Solidarity Vigil: Remembering Their Names

Reflection: Together We Rise Together We Fall

By: Hanan Seid

Photography credit: Bushra Soltan

Originally published on March 19, 2019

Published on DAH Blog

Our community has always been vigilant and Strong. Especially in times of tragedy. This week the headlines were filled with sadness and massacre. The terrorist attack in New Zealand was the catalyst, the catalyst to millions of people taking to social media, and to hundreds of allies bringing flowers to their nearby Masjids. Our unified message is: We have had enough of senseless acts of violence and demand gun control. Our system gives power to violence. Hate and terrorism took advantage of the Christchurch, NZ. Insane how the eye works. I truly don’t understand how the place we seek sanctuary in is the same one others see a battlefield. The same religion we see peace some see terror. There is a culture where we vilify the killer, but not this time. This time we have chosen to shift the culture and remember the victims. Their stories and aspirations.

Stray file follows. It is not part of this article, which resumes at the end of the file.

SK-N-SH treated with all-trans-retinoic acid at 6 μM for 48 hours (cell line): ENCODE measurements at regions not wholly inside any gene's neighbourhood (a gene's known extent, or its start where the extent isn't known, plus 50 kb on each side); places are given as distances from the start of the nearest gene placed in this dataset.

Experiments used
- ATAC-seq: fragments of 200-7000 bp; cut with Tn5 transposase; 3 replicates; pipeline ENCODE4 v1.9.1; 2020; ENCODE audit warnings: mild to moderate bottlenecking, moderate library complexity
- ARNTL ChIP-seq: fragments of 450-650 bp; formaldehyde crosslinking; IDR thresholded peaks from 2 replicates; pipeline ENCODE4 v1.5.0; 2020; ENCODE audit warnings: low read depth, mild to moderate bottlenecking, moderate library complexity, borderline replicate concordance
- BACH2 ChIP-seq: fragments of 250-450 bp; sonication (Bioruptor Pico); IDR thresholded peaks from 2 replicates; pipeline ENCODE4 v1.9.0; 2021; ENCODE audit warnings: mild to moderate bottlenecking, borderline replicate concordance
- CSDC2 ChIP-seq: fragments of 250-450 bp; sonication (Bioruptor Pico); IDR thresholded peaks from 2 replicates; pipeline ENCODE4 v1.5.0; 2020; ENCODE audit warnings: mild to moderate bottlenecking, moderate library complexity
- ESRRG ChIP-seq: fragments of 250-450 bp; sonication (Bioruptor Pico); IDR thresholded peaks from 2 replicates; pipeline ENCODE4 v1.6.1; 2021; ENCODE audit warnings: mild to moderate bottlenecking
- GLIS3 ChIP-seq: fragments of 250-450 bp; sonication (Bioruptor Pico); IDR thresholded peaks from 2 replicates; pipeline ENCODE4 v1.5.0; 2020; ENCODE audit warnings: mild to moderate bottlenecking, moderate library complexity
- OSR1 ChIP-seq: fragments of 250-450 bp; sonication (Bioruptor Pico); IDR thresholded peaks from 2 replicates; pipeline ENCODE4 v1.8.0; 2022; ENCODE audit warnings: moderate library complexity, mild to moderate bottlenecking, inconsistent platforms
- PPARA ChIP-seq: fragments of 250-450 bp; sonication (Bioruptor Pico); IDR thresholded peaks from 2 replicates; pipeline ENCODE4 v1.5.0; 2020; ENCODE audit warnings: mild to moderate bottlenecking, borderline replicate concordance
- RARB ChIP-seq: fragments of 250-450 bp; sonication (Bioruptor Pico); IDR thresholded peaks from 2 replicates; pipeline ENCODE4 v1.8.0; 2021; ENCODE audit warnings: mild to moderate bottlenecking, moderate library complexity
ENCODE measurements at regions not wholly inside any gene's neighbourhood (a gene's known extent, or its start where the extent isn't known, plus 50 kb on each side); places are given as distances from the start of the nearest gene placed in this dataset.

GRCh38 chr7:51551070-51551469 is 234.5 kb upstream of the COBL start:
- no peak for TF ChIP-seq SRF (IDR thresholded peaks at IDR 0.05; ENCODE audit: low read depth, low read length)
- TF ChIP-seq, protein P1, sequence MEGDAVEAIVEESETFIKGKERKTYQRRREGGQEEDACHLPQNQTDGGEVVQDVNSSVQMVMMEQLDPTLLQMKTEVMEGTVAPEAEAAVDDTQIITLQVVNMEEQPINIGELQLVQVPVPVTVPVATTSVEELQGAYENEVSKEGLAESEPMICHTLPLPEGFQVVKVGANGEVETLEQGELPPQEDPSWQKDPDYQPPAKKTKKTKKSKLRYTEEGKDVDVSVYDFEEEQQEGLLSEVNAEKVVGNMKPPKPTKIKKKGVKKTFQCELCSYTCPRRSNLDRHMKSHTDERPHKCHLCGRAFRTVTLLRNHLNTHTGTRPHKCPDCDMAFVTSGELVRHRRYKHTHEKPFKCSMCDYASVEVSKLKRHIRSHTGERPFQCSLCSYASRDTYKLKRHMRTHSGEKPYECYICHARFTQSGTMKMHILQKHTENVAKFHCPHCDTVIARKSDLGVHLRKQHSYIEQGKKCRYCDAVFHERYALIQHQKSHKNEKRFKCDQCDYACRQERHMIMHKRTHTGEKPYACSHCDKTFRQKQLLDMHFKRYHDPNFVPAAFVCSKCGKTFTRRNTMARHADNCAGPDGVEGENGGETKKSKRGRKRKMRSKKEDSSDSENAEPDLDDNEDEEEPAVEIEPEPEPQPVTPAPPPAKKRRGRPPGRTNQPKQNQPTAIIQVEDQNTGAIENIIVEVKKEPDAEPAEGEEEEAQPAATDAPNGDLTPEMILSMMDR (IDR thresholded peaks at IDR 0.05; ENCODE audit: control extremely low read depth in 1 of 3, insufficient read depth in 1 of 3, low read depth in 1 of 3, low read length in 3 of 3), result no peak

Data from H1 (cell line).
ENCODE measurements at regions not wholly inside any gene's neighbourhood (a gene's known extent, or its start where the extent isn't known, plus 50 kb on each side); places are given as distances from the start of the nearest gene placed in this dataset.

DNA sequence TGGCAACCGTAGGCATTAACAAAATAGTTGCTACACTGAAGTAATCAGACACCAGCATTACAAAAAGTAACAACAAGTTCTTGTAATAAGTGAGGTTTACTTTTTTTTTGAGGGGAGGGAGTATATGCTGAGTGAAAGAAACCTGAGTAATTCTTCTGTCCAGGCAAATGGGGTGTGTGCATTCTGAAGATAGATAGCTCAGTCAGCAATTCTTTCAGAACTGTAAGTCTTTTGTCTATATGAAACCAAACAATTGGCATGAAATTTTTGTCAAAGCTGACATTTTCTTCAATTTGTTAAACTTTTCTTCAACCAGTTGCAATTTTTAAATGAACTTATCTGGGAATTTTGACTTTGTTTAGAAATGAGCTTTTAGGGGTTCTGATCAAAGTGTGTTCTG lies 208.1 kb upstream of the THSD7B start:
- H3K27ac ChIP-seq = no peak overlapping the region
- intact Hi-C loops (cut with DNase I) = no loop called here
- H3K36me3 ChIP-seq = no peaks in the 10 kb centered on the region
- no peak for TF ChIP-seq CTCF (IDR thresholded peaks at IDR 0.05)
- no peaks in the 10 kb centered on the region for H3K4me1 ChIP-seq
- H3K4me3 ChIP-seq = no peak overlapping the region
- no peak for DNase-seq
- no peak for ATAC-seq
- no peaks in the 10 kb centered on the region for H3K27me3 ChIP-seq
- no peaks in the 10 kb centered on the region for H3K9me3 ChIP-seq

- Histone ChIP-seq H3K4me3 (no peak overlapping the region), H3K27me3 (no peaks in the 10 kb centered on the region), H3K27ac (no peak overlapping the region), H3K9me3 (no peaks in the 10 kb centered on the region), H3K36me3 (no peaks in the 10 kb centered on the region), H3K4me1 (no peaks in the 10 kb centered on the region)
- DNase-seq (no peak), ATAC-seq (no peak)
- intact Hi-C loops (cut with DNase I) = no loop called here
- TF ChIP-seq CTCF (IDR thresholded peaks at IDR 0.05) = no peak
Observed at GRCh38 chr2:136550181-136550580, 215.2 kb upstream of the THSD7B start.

Saturday evening our community held a vigil for the 51 (still in counting) murdered in the attack. What shocked me wasn’t the fact that hundreds of people showing up. Everyone was jam-packed in our courtyard, filling the hallways and standing in the lobby. What shocked me was that there were more people of other faiths in attendance than Muslims. Every person with a flower in hand and solidarity in the other. A scene out of the movies. This was what a neighborhood, a community, humanity is all about. Standing together in a subject that’s important to everyone.

Photo credit (photo on the right): Sait Serkan Gurbuz

Community leaders, delegates, Rabbis, Imams, and Priests stood next to each other holding the names of the fallen. As the rest of us were asked to turn our phone lights on. Harmoniously in silence. But how long before we grow numb to these vigils. We remember their name now. Share them in our timelines just to forget about it tomorrow. How many of us have already forgotten? Islamaphobia has been present since the first Muslims that were here. The political atmosphere amplifies pre-existing hate. This week lets continue to reflect on their stories, remember their names, and remember our amazing allies.


“Darkness cannot drive out darkness; only light can do that. Hate cannot drive out hate; only love can do that.”-Martin Luther King jr.

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